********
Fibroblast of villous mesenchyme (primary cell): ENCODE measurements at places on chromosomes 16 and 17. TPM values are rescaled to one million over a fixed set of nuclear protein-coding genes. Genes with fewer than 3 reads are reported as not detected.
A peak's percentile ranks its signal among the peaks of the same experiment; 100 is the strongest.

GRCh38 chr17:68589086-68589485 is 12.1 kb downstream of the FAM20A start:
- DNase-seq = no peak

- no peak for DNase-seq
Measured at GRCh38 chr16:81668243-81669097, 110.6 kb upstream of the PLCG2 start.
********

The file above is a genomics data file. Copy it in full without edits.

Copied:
Fibroblast of villous mesenchyme (primary cell): ENCODE measurements at places on chromosomes 16 and 17. TPM values are rescaled to one million over a fixed set of nuclear protein-coding genes. Genes with fewer than 3 reads are reported as not detected.
A peak's percentile ranks its signal among the peaks of the same experiment; 100 is the strongest.

GRCh38 chr17:68589086-68589485 is 12.1 kb downstream of the FAM20A start:
- DNase-seq = no peak

- no peak for DNase-seq
Measured at GRCh38 chr16:81668243-81669097, 110.6 kb upstream of the PLCG2 start.